• Hebb’s Rule: cells that fire together, wire together. Neurons out of sync, lose their link.
  • Associative Learning:
  • Spike timing dependent plasticity
  • Non-synaptic plasticity: not locally restricted to synapses. emerging field. modifications of ion channels.


Visual Information

  • Eye
    • Photoreceptors are unevenly distributed across the retina
    • The retina processes the visual information before sending to the brain
    • The retina is organized into three function stages:
      • photoreception
        • photoreceptors
      • internal transmission
        • horizontal cells, amacrine cells
      • output
        • retina ganglial cells: produce action potentials
    • Output neurons of the retina: retinal ganglion cells
    • Rods: detect low light level
      • 498 nms
      • Used on scotopic (night) vision
    • Cones: high light level and colors
      • finer detail
      • rapid changes
      • S cones: blue light, 420 to 440 nm waves
      • M cones: green light, 535, 550
      • L cones: red light, 565 to 580 nm
      • GPCR protein photopsin, differs on each cone
      • Thricromat vision
      • There are tetrachromats animals (and humans :O)
      • photopic vision
    • 20:1 rods to cones
    • Photoreceptors do phototransduction
      • retinal + opsin = rhodopsin (form of vitamine A)
      • When a photon is absorbed by a retinal, the shape of the retinal changes from 11-cis retinal to all-trans retinal. Cis and Trans related to position
      • Photoreceptors hyperpolarize when light hits them, stopping the release of neurotransmitters when illuminated.
    • Receptive field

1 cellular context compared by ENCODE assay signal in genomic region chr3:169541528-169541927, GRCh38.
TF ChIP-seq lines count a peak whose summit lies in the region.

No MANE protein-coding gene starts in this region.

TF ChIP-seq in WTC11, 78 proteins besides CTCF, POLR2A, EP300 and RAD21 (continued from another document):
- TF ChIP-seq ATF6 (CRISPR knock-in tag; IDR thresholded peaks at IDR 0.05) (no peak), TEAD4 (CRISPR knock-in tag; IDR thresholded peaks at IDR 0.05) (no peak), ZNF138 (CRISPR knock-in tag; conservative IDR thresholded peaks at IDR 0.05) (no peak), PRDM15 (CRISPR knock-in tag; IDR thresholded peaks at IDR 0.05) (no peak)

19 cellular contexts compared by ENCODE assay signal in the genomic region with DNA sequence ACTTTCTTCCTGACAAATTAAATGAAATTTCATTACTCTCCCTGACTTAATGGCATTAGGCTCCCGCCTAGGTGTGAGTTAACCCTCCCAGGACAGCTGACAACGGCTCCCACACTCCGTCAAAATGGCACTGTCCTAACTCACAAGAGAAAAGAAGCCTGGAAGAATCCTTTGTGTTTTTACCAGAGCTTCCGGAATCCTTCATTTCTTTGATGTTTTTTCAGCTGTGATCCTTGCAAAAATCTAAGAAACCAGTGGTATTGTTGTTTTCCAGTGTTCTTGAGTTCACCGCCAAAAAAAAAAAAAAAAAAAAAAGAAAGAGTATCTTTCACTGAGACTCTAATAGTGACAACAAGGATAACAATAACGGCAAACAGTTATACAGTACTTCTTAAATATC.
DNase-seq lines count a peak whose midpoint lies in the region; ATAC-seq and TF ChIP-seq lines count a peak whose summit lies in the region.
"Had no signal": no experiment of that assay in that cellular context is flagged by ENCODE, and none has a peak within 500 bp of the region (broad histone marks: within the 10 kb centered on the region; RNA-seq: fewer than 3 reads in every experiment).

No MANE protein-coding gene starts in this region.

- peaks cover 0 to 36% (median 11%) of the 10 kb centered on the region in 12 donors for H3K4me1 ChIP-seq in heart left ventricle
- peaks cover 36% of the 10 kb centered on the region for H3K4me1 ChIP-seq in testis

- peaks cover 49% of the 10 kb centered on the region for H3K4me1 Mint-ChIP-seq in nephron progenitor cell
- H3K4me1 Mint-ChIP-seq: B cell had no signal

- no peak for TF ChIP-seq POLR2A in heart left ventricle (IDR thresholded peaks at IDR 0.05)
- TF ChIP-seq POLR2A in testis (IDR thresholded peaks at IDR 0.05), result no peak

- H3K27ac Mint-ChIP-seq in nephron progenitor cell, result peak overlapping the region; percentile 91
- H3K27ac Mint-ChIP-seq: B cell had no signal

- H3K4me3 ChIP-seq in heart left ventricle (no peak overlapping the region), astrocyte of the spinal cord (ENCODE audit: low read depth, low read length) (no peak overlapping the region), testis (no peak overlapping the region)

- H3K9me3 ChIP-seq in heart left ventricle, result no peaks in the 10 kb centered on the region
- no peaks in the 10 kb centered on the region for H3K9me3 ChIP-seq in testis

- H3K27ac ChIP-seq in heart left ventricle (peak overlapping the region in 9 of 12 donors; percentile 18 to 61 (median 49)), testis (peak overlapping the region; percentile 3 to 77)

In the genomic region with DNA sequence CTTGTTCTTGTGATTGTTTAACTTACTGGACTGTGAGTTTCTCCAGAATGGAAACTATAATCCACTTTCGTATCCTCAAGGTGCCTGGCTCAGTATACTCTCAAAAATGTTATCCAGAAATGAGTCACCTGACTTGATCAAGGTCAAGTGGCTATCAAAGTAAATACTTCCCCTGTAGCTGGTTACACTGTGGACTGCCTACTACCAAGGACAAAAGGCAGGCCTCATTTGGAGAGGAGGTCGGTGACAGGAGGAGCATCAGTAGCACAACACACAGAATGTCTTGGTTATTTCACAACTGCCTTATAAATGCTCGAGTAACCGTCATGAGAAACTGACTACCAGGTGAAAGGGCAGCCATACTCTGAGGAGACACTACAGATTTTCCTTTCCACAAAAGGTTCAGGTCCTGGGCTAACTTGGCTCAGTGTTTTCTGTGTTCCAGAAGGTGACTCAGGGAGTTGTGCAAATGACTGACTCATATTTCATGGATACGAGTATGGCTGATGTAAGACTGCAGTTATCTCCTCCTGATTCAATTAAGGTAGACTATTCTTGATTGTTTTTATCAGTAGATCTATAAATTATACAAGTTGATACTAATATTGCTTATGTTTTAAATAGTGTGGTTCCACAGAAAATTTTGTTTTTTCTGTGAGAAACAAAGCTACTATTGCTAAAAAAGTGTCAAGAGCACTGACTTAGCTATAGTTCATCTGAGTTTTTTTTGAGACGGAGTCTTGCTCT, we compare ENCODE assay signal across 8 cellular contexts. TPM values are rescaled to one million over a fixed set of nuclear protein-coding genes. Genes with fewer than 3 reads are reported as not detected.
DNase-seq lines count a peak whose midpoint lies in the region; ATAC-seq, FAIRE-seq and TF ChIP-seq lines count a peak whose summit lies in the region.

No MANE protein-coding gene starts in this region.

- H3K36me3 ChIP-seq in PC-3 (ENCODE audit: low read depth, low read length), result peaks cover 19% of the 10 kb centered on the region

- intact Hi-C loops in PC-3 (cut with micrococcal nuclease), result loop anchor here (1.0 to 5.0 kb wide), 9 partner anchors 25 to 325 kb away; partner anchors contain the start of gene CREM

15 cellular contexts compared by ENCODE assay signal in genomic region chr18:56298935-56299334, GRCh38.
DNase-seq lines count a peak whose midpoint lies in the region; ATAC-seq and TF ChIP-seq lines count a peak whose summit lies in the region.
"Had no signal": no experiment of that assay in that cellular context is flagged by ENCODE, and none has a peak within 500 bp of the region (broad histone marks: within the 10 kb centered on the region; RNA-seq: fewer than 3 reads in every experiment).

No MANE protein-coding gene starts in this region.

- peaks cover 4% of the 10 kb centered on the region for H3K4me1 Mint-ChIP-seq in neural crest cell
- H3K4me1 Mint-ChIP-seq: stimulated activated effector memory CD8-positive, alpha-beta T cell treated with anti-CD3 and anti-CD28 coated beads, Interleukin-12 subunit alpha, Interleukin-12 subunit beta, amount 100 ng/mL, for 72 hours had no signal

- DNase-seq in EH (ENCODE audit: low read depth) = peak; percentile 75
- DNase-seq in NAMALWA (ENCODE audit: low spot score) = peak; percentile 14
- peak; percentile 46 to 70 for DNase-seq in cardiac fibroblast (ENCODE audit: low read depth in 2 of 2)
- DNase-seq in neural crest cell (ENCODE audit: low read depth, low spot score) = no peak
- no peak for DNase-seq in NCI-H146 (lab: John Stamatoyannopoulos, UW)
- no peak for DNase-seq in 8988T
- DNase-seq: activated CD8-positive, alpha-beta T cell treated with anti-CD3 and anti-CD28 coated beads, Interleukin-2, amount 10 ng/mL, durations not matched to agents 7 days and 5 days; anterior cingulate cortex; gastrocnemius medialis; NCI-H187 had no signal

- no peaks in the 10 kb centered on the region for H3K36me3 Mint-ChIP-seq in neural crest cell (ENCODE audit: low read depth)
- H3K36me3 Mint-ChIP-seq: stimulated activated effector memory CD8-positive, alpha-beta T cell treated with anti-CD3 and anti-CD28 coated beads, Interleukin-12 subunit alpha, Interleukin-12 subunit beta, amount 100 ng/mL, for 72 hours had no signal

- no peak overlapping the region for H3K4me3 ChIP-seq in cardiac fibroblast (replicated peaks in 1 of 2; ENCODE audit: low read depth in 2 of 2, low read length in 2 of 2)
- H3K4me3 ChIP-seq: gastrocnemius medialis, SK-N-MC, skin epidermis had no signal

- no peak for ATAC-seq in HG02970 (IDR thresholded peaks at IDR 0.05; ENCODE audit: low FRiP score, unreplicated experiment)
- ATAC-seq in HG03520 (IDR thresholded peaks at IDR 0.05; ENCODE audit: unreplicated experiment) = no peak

• ON Center
      • OFF Center
    • Direct Pathway
      • OFF Bipolar cells
        • glutamate reaches bipolar cells and cell depolarizes
        • light off
      • ON bipolar cells
        • glutamante reaches , gpcrs cause cell to hyperpolarize
        • light on
    • Lateral Pathway
    • photoreceptors
      • dark, open ion channels = depolarizes
      • light, close ion channels = hyperpolarizes
    • retinofugal pathway
      • nerves cross (left to right, right to left)
      • In order:
        • optic nerve
        • optic chiasma
          • nerves from both eyes combine
        • optic tract
        • lateral geniculate nucleus (LGN)
          • About 80% of excitatory synapses found in the LGN come back from the visual cortex
          • dorsal lateral part of thalamus
          • left hemisphere processes right and vice-versa
          • 6 layers: parallell processing
          • koniocellular layers: color
        • Ventral pathwway (what):
          • Receptive field size and stimulus complexity increase
        • Dorsal pathway (where, how):
          • sensitivity to motion (MT), ocular dominance
        • optic radiation
        • visual cortex
          • 6 sheets of paper, 6 layers
          • Primary Visual Cortex (V1)
            • input: speicifc layers of structure
            • layer 4: magnocellullar and parvocellular input from lgn
            • 2 & 3 : koniocellular cells from lgn
            • edge detectors
      • retinotectal projection - tectum
      • accessory optic system
      • thalamus –> visual cortex l


Neuropeptides form a large family of neuromodulators. They are generated through the cleavage of larger proteins. Neuropeptides are usually 5-20 amino acids long, which is small for a peptide, but very large for a neuromodulator. As you learn more about neuropeptides, try to answer these questions:


  • $T$ in Kelvin
  • $R = 8.314$ J/K mol
  • $F = 96.485$ C/mol


Nernst Potential

  • Membrane potential at which, given certain conditions, a single ion is at an equilibrium.
  • $E_{\ce{K+}}=-90$ mV
  • $E_{\ce{Na+}}=55$ mV
  • $E_{\ce{Cl-}}=-65$ mV


Driving Force

$$DF = V_{membrane}-E_{ion}$$

GHK Equation